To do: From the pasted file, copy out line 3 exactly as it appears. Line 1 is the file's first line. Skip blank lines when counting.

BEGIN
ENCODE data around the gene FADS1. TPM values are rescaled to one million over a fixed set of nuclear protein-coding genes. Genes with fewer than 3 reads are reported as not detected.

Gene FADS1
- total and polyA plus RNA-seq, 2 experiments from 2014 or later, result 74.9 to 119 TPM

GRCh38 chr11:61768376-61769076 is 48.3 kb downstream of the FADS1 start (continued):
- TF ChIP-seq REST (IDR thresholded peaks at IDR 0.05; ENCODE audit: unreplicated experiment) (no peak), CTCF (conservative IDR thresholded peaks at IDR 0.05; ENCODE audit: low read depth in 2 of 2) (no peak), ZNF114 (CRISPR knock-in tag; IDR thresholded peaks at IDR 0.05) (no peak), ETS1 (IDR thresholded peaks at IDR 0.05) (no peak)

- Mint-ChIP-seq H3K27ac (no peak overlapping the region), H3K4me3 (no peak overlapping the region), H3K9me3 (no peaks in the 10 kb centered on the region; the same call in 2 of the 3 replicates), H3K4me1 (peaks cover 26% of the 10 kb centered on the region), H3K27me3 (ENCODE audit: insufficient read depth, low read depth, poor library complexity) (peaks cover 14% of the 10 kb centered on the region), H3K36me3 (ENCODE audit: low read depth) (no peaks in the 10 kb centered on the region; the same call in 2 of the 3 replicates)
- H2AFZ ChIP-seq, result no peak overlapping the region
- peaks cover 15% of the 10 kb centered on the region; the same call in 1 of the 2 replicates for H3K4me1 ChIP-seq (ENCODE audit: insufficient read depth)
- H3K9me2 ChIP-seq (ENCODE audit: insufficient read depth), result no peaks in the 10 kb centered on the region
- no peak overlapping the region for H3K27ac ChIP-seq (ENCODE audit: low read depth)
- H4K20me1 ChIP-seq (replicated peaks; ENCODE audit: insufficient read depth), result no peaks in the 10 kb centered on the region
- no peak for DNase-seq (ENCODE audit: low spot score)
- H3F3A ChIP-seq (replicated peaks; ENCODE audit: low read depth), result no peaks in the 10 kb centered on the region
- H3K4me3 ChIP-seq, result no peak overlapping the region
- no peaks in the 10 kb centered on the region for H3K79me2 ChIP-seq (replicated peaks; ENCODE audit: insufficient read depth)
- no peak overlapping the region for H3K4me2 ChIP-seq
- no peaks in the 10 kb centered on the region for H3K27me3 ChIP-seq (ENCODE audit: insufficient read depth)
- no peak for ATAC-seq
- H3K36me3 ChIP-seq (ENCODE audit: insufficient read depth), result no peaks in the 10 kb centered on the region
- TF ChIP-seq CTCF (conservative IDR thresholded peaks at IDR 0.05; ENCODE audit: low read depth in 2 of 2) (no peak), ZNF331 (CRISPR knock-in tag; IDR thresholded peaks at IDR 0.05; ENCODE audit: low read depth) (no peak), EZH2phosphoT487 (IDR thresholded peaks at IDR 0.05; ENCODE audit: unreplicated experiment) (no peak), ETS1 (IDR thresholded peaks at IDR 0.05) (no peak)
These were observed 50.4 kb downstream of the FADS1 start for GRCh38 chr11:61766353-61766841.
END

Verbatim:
- total and polyA plus RNA-seq, 2 experiments from 2014 or later, result 74.9 to 119 TPM